Tuesday, December 17, 1974

Cedar Rapids Gazette

Location: Cedar Rapids, Iowa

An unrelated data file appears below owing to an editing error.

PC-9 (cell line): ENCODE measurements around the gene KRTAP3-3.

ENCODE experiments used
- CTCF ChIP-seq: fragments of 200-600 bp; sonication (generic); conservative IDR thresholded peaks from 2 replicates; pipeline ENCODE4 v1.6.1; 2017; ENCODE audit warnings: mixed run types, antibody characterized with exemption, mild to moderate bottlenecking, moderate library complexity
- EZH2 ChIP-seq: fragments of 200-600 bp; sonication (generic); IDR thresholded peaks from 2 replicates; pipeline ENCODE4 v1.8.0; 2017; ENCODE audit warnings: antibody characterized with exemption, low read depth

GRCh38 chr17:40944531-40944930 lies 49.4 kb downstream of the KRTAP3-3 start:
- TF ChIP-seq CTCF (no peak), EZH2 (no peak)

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Cedar Rapids Gazette (Newspaper) - December 17, 1974, Cedar Rapids, Iowa Weather- Mostly cloudy tonight, some light snow. Ixiw 1418. Cloudy Wednes *loy, chance of snow High 30-33. VOLUME 92 — NliMBEH 342 (father f&ttpuld ut* Ut CITY FINAL 15 CENTS CEDAR RAPIDS, IOWA, TUESDAY, DECEMBER 17, 1974 ASSOCIATED PRESS, UPI, NEW YORK TIMES AID FOR President: "Justify Steel Hike WASHINGTON (AP) - President Ford demoded Tuesday that U. S. Steel Corp formally submit to the government a justification for announced price increases which Ford said are causing him concern and disappointment. Riding a four-year crest of soaring profits, U. S. Steel has announced it is raising steel prices an average of 8 percent over two-thirds of its product line. White House Press Secretary Ron Nessen said Tuesday, “The President is concerned and very-disappointed by the price increases by U. S. Steel. As a matter of fact, he is disappointed at any price increase under present economic circumstances.” “Wanted Immediately” Nessen said Ford ordered his Council on Wage and Price Stability to seek a justification from U. S. Steel for the price increases announced on Monday. The council has made it clear in a telegram to U. S. Steel “that the justification is wanted; immediately,” Nessen said. The council has no authority! to order a delay or rollback of j price increases and can merely! focus public attention on pricing; situations it looks into. Asked if the administration might contact other steel makers in an effort to persuade them not to follow the lead of U. S. Steel, Nessen said he did not know-. However, he added that L. William Seidman. Ford’s economic policy coordinator, has indicated “the book is closed on this.” Hearings Possible 5.5 Billion Would Be Authorized by Bill WASHINGTON (AP) — Sen-!the senate and now is in conferva t e - h o u s e conferees agreed ence committee. Tuesday on a compromise bill Both supporters and foes of authorizing $5.5 billion to aid the | the shipping bill conceded it nation’s jobless.    would raise the prices of heat- Agreement Reached on Turkish Aid mg oil and gasoline.    WASHINGTON    (AP)    - A Opponents estimated the cost „ mise worked out b Sec . at three cents more for a gallon I r . of gasoline and a total bill of $60 retar >' °f    Kifismger and billion over the next IO years, house members to extend U. S. Backers .said the impact on the I military aid to Turkey until price of fuel would be almost Feb. 5 was approved Tuesday too small to calculate but fore-; $1 by house-senate conferees. —UPI T>iw*ioto SUMMIT BRIEFING — President Ford meets with congressional leaders at the White House to brief them on his Martinique summit meeting with French President Giscard d’Estaing. Next to Ford is Rep. Thomas O’Neill (D-Mass.), house majority leader. Israel Charges Buildup by Syrians The legislation would earmark $2.5 billion for an estimated 330,000 public service jobs over the coming year and another $2.5 billion in emergency unemployment compensation covering persons presently not entitled to such benefits. There alfa would be $500 mil- cast the total cost at about . .    ..    ...    .    ..    ..    ., lion for public works projects billion over the next decade. I leading critic of the aid said and similar job creating activi- T h e compromise bill, which he 311(1 other house °PP° nents ties.    cleared the house two months have agreed t0 accept the com- Conferees said they hope to ago, is designed to help Ameri- promise, get the bill ready for a house can shipping interests offset the “We’ve agreed on this exten-vote Wednesday, followed im- competitive advantage of sion and we feel optimistic about mediately by a senate vote. Re- foreign vessels, which operate its prospects,” said the con-publicans on the senate-house with cheaper labor.    pressman, who asked that his conference said they expect q^e 0 il-cargo bill is backed by name be kept confidential. President Lord to sign the legis- maritime unions and opposed by j The compromise cuts off all lat ‘? n * , . , 4 .     4    major oil companies and nu- u. S. military aid to Turkey The legislation represents a merous economists of all politi- u n t i I there is “substantial compromise between earlier ca j persuasions, who contend it progress” on negotiating Tur-v^ions    ^ the^senate would cause additional inflation, lash troops out of Cyprus. But it Senator Long (D-La.), chief authorizes President Ford to sponsor of the oil shipping bill, delay the cutoff until Feb. 5. noted the measure would allow    Negotiation    Aid the President to temporarily    .    . . waive the 30-percent require- 11 specifies that he can delay Formula    ment if he deemed such action 'be cutoff only if he deter- The money in the emergency t0 be in the national interest. !t ™ nes * actlon U1 ar * inc money rn me emergency    provision' ther negotiations for a peaceful jobs program would be targeted Long also said tne provision    Cvnru*    conflict ” through a formula.    j could be ignored if adequate U. so,ut,on of    con ‘ U " Basically, aides to the confer-i S. vessels were not available at Any such extension shall be ees said, this would distribute 50 reasonable rates.    effective only until Feb. 5, 1974, percent to all states and areas Long accused Exxon Corp. of based on their share of the being responsible for “a scurri-number of persons unemployed I o u s propaganda campaign 25 percent to areasi against the bill.” He said the and house. The senate had ac cepted a $7.5-billion measure to assist the unemployed while the house had approved a $2-billion bill. and only if during that time Turkey shall observe the ceasefire and shall neither increase its forces on Cyprus nor transfer to Cyprus any U. S- Bv United Press International j siles since the October, 1973, war Arab and Israeli officials! a "<*. that the number of S° v ie‘ warned Tuesday of the growing advlsers m ^ ria . Is " ow prospect of war in the Middle feater than that P rlor 10 ,hc East, and former Underseas- war * tary of State George Ball said    Speedy    Supplies nationally, where unemployment is 6.5 per-1 giant oil company is “dedicated .....    .    «    ct cent, and 25 percent to larger to the principle that under no supplied implements of war, .. 4 .    ,    ,     c . _    ,    ,    |    ,    ,, cities and counties where unem-: circumstances will you hire an t states. Peres said the supply of Sovi-our lesson in the last war, and ployment excmLs 4.5 percent. ' American seaman for $1,000 a Aid for Turley was cut off .........*        ,,T “    Aides    to    the    conferees    said    month when you can hire a Chi-Dec. IO by earlier legislation. -naman for $100.”    but    the    senate    has    passed    a    bm (Continued: Page2, Col. 2.) et combat equipment “was far we have digested the lesson, above that sufficient to fill the Rabin said that in the event of gap that had been created’ by a ne w war, Israel would not be the 1973 war.    the first to use nuclear weapons A warning of an Egyptian and that Israel’s conventional there will be new fighting by In Beirut Prem i e r Rashid ^ , on tbe , S ! nai * rom came forces are strong enough lo win. from Israeli    ~    ^    -—- - «—* next July if there is no newish sa j d Lebanon has asked the|J.™ m    Mai '    V e , n A *lf 1    Rabin said if Egypt or Syr , ia not breakthrough in peace negotia-1 Arab countries for speedy sup-? 13 ™ 1 ’ wh ? res, & ned fro , m thc would launch their Russian rock-jlions.    plies    of arms to repel Israeli at- :I ^ aeh parl, ^nt to take an.pts against Israeli cities. Israel Israel said U. N. observers tacks similar to those on Pales- € er gcncy a s 1 un isc se j s j n a position to carry out a Nelson said the Council on had confirmed its charge that, tinian camps on the edge of |    *    ] east    tentimeslas strong retalia- w I TP md Price stability could s y ria bas 90 tanks along the Beirut last Thursday.    “In    One    Night’’    ^on    attacks    against    Arab! 'Golan Heights cease-fire line In-] Defense Minister Shimon ( ,,y ou may flS we jj know that eS Expect Ford To Sign Oil Shipping Bill “Not Justified” Long said the bill hold public hearings on the U. S. Steel action made earlier inquiries into an announced price increase by the Ford Motor Co., and price boosts for sugar and beef. Nessen said he did not know the outcome of those inquiries.    ,     # U. S. Steers announcement ! Israel urther charged u.m■    I    In    London,    King    Hussein    of noted that the hikes, ranging as I the Kremlin has suppliedSyria Scil sur a    Jordan    said    in    an    interview    pub-    . high as ll percent, will primari-    more    than    300    tighter    hundreds    of armored troop car-    ^    Guardian    :! ar >'     K    f 81 "^ Iv affect the construction, rail: planes and 1,000 tanks and mis-,Tiers and anti-tank guns.    mg    in    the    Mid Ball, a senior state depart- He said it had stead of the 36 P rovlded bv the I Peres told the israeli parlia- the Egyptians are capable of, ,    .    ,    .    . trace agreement. It said Syria ment in Jerusalem there are W(c b / r f fj t0 six divisions!!™'" 1 °" lclal onder both i*res- „„„„    in    nn„    ' de n'»    Kennedy    and    Johnson, to resume aid until Feb. 13. A house-passed bill, however, would    would prolong the cutoff until create jobs for American sea-    j Turkey agrees en a plan to with- men and shipbuilding workers    draw its forces from Cyprus or But Sen. Cotton (R-N. H.) said     un tn June 30. the number of new jobs would Ford has strongly opposed the not justify the bill’s cost to    cutoff on grounds that angering American consumers.    the longtime ally could jeopard- Senator Curtis (R-Neb.) said    jze the U.S. strategic position WASHINGTON    (AP)    —    Con-    the 30-percent provision would    in the Eastern Mediterranean i gross    has    passed    an    oil    import    j violate U. S. shipping agree- bill the Ford administration con-1ments and could ‘ prompt" oil-, ' Very Much in A r siders contrary to the nation#] producing nations to retaliate! “Compromise is very much in interest, but the President is ex-1 by insisting that their oil be the air,” Rep. Anderson (R ill.) 1.500 tanks and about ’ made hls    ? Va lif‘     t0    si ^ n    lt    in    exchange    for carried in their ships    told    reporters, mitted by the agreement. It'face to air missiles and clee-     100 000 men „ he said <This is    Bon of Secretary or Mate Ius- congressional approval of a for-    j n another development deal-    “The President is working said the U. N. force had asked tronic systems. ...    something that can happen any     slnget ! s , . s 11 e . ‘P crna O in a j?ign-trade measure.    j n g w jjh foreign trade, the sen-    very hard on this matter,” said Syria to remove the weapons. He said the Soviets had given    ^ „    copyrighted article in the Jan-, The bijl approved by the ^     ate re f US ed to accept a com pro-    Sen. Thurmond (R-S.C.). “It’s that| the Syrians advanced MIG-23s, In    k - intr    n, IKKn i n    n f    i uar ' ,ssue 0 a lc 1 on ate 44 to 40 on Monday and sent I mise bill extendng the Export-felt the matter will be worked to the White House, would re-| Import Bank’s lending authority lout. It’s very delicate quire that 30 percent of import-ifor four years at a $25-biIlioni House Democratic I in/T im i n a    h    «i    w    *    nae    ruitu * “ * that only the unforeseen prevent the outbreak of a new Solons React Strongly To Foreign Land Sales Middle East war. He added that I “in certain circumstances” the I Israelis could use nuclear weapons. “Hie indications are that the “The negotiating track Secretes been follow- can mg in the Middle East has now come to a dead end,” he said. “If the stalemate continues there will almost certainly be another Arab-Israeli war within and oil industries. The nation’s largest steel-j maker said Monday that mostj will take effect Wednesday, but an increase of about IO percent; in thc price of tin plate, used to| cans, place until Jan. 13,1975.    »     x ,     Swce le    in    favor    of    circumventing    the    be    thinking    of    starting, a mili- hopeful for diplomatic progress bill’s potential impact on congress observers had     8    B    u    -      »    a     CO w»nH.cl90 O    trunnel* —I-*!   ---- ----- »- ~*U, Leader ed oil be carried on American level.    (O'Neill    (Mass.)    told    Ford    that ships.    in    a series of votes, senators    congress “was definitely    target- The    state, interior    and de-sent    the bill back to conference    ed for getting through    work” fense departments and    the Fed    with    the house and insisted that    probably this week, eral    Energy Administration    the final version prohibit U. S.!     1    — the next nine months.”     Ihave criticized the bill.    loans for energy development in    I    PrirP _______________JI    In Tel Aviv, government Two months ago, Ford said he Communist countries unless     1 1 Israelis either expect, or might sources said Israel was still had serious concerns about the each project is approved    UnneceSSdTV U. .U1„1,:___»     ill    horn'ful    for    dinlomatie    Drocress    kiii'e    ..... mnorocc     IXI,C    v    J law.” Outright Ban thought U p S ricIe y increases mightj A sampling of legislators in    ^    _______ _ ^    | be in the wind after the first of the Cedar Rapids area Tuesday    legislators    contacted    by    (Something    unforeseen    happens    despite    fears    of    rising    Arab    mil- the year, but did not expect any showed support for tougher re- The Gazette favore d an outright ~ 311(11 ^ il dces ~ 1 grieve dajney tary operation in the near fu- toward a second-stage troopsiforeign relations, national secu-j In other business as congress CHARLESTON, W. Va. (AP) ture,” Hussein said. “Unless disengagement pact with F^gypt rity and inflation.    prepared    to    adjourn:    _    »pb e    new    coa ]    contract    does Trade Bill Trade The house backed off from not necess itate an amendment which would in 1974. 400-Percent Increase U. S. Steel had profits of $154 million in 1371, $157 million in 1972 and $325 million in 1973. In (Continued: Page 2, Col. I.) porting procedures for foreign ban on foreign investments. that investors buying land in Iowa. Legislators were split while a third would require only^D’ real." Not the First the prospects of war are’ Tho sources said a crucial But the President is expected have banned , be department of coal pri ”' S an increase in United Mine Resignation of Ash Announced (Thatcher ot Des Moines, en-jdorsed the idea, and the Iowa: (Farmers Union is holding a; WASHINGTON (AP) — The series of meetings this week expected resignation of Roy Ash dealing with the subject. as director of the Office of Man-     Laws agement and Budget was an-i nouneed Tuesday. There was no J indication of a successor. factor will be Cairo’s position to let the bill become law. Se n ~i Health Education and Welfare Workers President Arnold Mill- that foreign invertor* renter    Not    the    Firrt    ?/ ,er    ,hc    ™ d - Ja " ua O' Middle ate aides say it was made clear from requirmg schools getting er says. I    Not    the    F st     has(    trlp    of Soviet Communist to Ford last week that he would federa i aid t0 classify students • There    may be a price in- whether the state should enact    ™    Israeli    Prime    Minister    Yitz-    Party    General Secretary Brezh- have lo accept the oil shipping and , each( . rs by race or na- crease, but this agreement does an outright ban on foreign in-,    article     hab , :Rabi " ^    “     Ul ‘ erview    nev -    „ t ,    .     u     measure , in order , l0 , w ! n con ‘ tional origin and supply that:not require one," Miller said in .    •    ,    .    •    to me anour I ne uazeue arucie pu bi ls hed rn the Bonn newspa- “If Brezhnev’s visit brings gressional approval of the om to HEW    a serial edition of the UMW vesiors bu>i g and    yesterday and I assured them ^ j) ie We j t tba t ** a surprise less Egyptian readiness to nego- nibus trade legislation he seeks. .    .    ,' a    .     4I    i;journa |'    ~ ict c ( coa i & The secretary of the Iowa that studies would be m ade gttac j c no    ca tdi    us    tiate,    it    will bring less readiness The house-passed trade bill e na e P 3 ^ mninv" already so huih that there is Farm Bureau, Kenneth) (Continued: Page 2, Col. 4.) unprepared. We have learned on our part,” the sources said, (subsequently was approved ^1^° eo^nsaBon bill dc- plenty of fat to absorb these signed to guarantee most job-1 new costs." Water Hyacinth as Pollution Foe Today s Index Comics Courthouse Crossword Dally Record Deaths Editorial Features Farm Financial Marion Movies Society Sports State Television Want Ads 24 3 .. 26 ..    3 ..    3 < .. 23 .. 22 12 21 14, 15 17-20 IO-11 22 M ll The reaction came in light of a Gazette report Sunday that Italian and German investors ;are taking advantage of lax! I land laws in Iowa to hide their; identity. Foreign corporations are re-! quired to register with the nee-I rotary of state before transacting business in Iowa, but foreign individuals are not. “We haven’t dealt with this ( | problem in our general policy | into the water hyacinth’s use-session,” Thatcher said, “but in fuj properties as most states line with our policy stances in) searched for ways to kill the the past, I would expect that we vegetation whieh spreads like would be for proper identifies-: wildfire, clogging waterways lion of the foreign investors in- and irritating fishermen. I volved ill land transactions. “Water hyacinths are bio-“Land transactions are a mat-j logically perfect,” said Welter of public record, and no| verton “They’re ideal for responsible organization can be sucking pollutants out of thc BAY ST. LOUIS, Miss. (AP) — Tho common water hyacinth, regarded as a beautiful nuisance in most Southern states, can suck pollutants from a city’s drinking water and provide fuel to heat its homes, a biochemist reports. “We can recycle our own wastes with water hyacinths,” William Wolverton of the national Space Technology Laboratory said Monday. Wolverton began looking water because they grow so fast and have a nice, big root system.” He said research showed that 2.5 acres of hyacinths is capable of removing the following: Every day, about 300 grams of cadmium or nickel, both of which cause cancer; Every three days, more than 500 pounds of phenol, also called carbolic acid, a toxic chemical derived from coal tar; And every year, the nitrogen and phosphate from the human waste of 800 to UKK) people. “Nitrogen and phosphates have been the big problem for city sewage treatment plants,” Wolverton said. “But the hyacinths just eat them right up and grow faster.” There is a limit to Hie amount of metal each plant can absorb. After they’ve eaten their fill, they are harvested and new hyacinths quickly grow up to take their place. The big stumbling block was what to do with the harvested hyacinths. The researchers found they could seal the hyacinths in fermentation chambers and let them produce “bio-gas,” which can be burned like natural gas. “Bio-gas is really marsh gas,” said Wolverton, “But it's quite similar to natural gas. Natural gas is about 80 percent methane while bio-gas is only 65 percent methane, so it doesn't produce quite as much heat.” Two and one-half acres of hyacinths is capable of producing 2.5 million cubic feet of bio-gas a year with frequent harvesting, Wolverton said. The laboratory now has a water-purification contract with the city of Bay St, Louis, (less workers a full 52 weeks of! benefits in 1975 and 1976. The bill was sent to the house for consideration of a minor amend-j ment. The house has passed the bill.    I Legislation c learing the way sury Secretary Simon said Tues-for construction of deep water jay that the 5 percent surtax oil supertankers ports off the U. prcposa i w m be in a package of S coast was approved by a eon-     jons    ^ wj „ nt Terence committee. The mea- ^ /    * sure now goes back to both next weel( 10 Hr es ^°I Simon Revives Talk of Surtax WASHINGTON (AP) - Trea- !chambers, with supporters pre- which Wolverton hopes will ; d * ct * n 8 passage, demonstrate that the system The Geneva Protocol of 1925 can operate efficiently. He plans to take one portion gases and chemical and bacteri-of a 60-acre lagoon to grow ological weapons in war was ra-hyacinthi, then try to convert tified by the senate by a 90-0 them into gas. “We’re working on a system to pipe* the gas right back into the city and use it like natural gas,” he said. “The technology is already there L- ifs just a question of bringing it all together.” Other administration spokesmen have said the proposal has been dropped on grounds banning the use of poisonous! con 8 ress wdl ^ acccpl vote. A bill authorizing $763 million for highway aid with particular help for rural areas was approved by the house. The measure, which also maintains the 55-mile-an-hour speed limit, goes to a conference committee. Toffai/'* Chuckie Convalescence is that difficult time when you are better than you were but still not as well as you were before you were as sick as you are now -Cowrit#* f